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HENDERSONVILLE, Tenn. — Canada’s hotel industry reported its highest Average Daily Rate (ADR) and Revenue Per Available Room (RevPAR) for any month on record, according to CoStar’s July 2023 data. In addition to the monthly ADR and RevPAR levels, Canada’s occupancy level was its highest since August 2022.

For July 2023 (percentage change from July 2022) occupancy rose 0.1 per cent to 75.6 per cent, while ADR rose 7.7 per cent to $232.13. RevPAR grew 7.8 per cent to $175.42.

“Canada’s hotel-room rates were once again the standout metric,” says Laura Baxter, CoStar Group’s director of Hospitality Analytics for Canada. “The increased cash flow allows hoteliers to pay for higher debt-service costs, other costs through the bottom line, property improvement plans and general capital-expenditure projects, which most fell behind on during the pandemic.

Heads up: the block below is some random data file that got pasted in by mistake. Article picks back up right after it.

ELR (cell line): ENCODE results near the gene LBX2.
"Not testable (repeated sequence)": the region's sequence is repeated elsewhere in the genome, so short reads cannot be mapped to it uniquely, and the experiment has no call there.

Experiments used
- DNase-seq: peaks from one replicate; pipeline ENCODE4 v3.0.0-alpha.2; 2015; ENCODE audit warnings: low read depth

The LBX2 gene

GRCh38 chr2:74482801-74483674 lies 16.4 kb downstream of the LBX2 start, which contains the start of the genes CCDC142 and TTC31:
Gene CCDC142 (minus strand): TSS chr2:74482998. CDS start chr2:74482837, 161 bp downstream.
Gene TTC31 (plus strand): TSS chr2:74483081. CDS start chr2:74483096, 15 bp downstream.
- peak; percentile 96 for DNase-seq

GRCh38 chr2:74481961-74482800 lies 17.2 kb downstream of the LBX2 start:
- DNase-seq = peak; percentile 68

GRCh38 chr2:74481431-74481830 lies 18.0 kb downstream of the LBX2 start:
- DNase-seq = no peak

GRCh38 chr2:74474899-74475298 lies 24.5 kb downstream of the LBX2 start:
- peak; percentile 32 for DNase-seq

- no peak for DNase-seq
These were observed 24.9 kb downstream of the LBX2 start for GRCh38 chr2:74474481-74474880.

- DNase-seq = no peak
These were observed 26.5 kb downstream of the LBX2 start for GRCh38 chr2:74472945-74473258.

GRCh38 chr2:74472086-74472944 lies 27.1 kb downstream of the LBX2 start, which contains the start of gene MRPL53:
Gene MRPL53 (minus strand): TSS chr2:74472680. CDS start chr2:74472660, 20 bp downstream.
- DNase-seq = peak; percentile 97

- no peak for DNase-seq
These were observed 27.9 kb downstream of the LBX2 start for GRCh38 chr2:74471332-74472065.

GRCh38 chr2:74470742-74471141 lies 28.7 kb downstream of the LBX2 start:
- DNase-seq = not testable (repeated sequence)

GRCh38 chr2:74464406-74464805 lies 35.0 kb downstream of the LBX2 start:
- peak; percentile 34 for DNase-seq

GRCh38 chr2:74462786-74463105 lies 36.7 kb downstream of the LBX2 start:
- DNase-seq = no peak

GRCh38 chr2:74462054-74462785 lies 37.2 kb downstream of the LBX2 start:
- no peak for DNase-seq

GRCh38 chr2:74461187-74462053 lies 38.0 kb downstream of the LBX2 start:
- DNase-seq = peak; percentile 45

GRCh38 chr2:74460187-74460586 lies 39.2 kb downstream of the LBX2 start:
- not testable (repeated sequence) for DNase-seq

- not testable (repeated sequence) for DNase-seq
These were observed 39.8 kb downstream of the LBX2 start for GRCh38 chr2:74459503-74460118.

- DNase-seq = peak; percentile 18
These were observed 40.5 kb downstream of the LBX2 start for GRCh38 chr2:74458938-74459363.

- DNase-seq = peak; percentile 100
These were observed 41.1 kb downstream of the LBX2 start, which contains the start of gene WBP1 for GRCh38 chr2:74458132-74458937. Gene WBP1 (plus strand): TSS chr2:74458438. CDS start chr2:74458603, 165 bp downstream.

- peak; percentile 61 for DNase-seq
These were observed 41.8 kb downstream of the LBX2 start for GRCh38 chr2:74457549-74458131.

She says although there was considerable ADR growth across most segments, transient weekend rates keep growing, demonstrating the willingness and ability of the individual leisure traveller to pay higher rates. “Bankers, consultants, and federal employees are not travelling to the same extent as they were pre-pandemic, which shows in the lag of recovery of weekday occupancy in our largest urban markets.”

Among the provinces and territories, Newfoundland and Labrador recorded the highest July occupancy level (87.9 per cent), which was five per cent above 2022.

Among the major markets, Vancouver saw the highest occupancy (87 per cent), which was 2.4 per cent ahead of July 2022.

The lowest occupancy among provinces was reported in Saskatchewan (63.1 per cent), down 1.8 per cent against 2022. At the market level, the lowest occupancy was reported in Edmonton (down 2.9 per cent to 58.8 per cent).

“STR and Tourism Economics’ most recent forecast has been upgraded, with full-year ADR expected to be up 8.6 per cent compared to last year,” Baxter says. “The upward revision was due to higher second-quarter room rates than anticipated and expectations for a potential recession being pushed forward. This year’s upgrade, however, has impacted 2024 predictions, with RevPAR now expected to grow 1.8 per cent, down two percentage points from the previous forecast. That downgrade reflects weakness in the overall economy and lower anticipated consumer spending.”


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